Thanks for your instant answer, dude.
This helps a lot. Intuitively I still don't really get, why "recognition" – a word that also means "erkennen" in the sense of "to discern" (doesn't it?) – can sometimes implicate an active honoration. Where does the honoring-connotation go, when I simply recognize the letters on an oculist's letter board?
Doesn't this facet of meaning have an effect on how you would use, e.g., "recognition" if you can choose between "recognition" and, let's say, "understanding", "seeing", "detecting"…?
Can you give an example of another meaning of recognition?
Does "I acknowledge you being an idiot" mean, someone has told me so, and I now, as I got to know you, admit that it's true? How would you translate that? Ich erkenne an, dass du ein Idiot bist, would be weird.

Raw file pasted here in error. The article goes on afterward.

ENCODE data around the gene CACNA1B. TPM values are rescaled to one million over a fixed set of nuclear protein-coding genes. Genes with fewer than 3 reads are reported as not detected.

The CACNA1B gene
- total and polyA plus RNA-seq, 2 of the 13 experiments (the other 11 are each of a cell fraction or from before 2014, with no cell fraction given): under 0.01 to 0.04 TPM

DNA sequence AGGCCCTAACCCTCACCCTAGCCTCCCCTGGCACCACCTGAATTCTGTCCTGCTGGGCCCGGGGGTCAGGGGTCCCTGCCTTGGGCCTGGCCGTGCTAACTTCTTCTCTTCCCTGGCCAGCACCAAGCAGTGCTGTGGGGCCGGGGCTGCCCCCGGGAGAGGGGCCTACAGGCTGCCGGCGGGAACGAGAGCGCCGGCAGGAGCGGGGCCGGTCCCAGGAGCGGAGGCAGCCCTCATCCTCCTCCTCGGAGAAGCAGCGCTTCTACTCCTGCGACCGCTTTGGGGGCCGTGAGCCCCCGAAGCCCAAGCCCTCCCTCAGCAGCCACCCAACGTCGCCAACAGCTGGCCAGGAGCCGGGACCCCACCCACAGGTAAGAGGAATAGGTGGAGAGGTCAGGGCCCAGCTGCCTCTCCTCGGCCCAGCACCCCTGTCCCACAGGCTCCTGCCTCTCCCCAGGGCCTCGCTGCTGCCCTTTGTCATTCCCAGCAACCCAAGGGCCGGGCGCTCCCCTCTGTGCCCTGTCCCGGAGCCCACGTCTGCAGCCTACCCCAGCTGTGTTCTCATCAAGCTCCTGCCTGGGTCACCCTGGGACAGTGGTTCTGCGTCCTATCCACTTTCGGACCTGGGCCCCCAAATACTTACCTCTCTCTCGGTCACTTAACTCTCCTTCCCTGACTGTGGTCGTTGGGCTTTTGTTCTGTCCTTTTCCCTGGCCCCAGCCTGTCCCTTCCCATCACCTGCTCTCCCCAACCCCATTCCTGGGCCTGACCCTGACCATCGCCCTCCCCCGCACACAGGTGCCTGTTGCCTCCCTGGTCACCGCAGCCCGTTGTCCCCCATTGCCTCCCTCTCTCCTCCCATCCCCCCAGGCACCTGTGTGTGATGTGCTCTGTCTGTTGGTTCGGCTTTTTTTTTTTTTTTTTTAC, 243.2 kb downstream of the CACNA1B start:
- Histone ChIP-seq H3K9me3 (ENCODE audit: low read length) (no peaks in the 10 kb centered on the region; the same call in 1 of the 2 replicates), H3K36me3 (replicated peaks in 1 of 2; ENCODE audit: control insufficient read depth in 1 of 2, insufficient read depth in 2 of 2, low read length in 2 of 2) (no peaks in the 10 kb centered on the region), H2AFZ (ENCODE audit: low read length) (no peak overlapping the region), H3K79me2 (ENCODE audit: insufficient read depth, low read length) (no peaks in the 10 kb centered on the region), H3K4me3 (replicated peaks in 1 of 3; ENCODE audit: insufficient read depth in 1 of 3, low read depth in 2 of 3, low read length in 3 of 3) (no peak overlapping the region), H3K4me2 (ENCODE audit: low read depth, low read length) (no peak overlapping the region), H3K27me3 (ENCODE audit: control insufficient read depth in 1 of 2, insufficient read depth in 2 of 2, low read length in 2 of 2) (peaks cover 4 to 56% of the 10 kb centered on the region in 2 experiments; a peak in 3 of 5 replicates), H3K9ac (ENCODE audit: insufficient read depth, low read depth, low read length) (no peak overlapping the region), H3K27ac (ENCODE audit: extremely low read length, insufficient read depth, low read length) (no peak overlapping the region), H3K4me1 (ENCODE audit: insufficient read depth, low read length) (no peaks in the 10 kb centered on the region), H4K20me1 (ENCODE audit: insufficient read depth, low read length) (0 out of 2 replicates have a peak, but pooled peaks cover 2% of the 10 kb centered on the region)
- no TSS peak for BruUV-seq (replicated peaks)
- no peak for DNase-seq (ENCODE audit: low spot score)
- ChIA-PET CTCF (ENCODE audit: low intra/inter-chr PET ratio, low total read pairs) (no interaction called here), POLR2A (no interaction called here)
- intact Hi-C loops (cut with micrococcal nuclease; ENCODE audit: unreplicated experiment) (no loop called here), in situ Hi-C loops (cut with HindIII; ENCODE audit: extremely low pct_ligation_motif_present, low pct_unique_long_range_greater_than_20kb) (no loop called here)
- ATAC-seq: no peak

Philosophically, Anerkennung / recognition (without any "als") already implicates the opposite of your example: if I anerkenne you, it means, dass ich dich wertschätze, that I value and appreciate you generally.
But in English to recognize seems to contain (sorry for making it so complicated) – but that's the clue of my question – that taking note of you at all (because isn't this what recognition basically means: to simply distinguish your shape from any background?) is already ethical recognition?
Whereas "Anerkennung" means, I've seen you already, and if I then want to, I can honor you by declaring you to be no idiot.
I hope my question does not sound too weird.
(Weil ich nicht fälschlicherweise als Idiot erkannt werden möchte, sondern als das was ich bin (kein Idiot), also natürlich in diesem Forum irgendwie anerkannt sein will).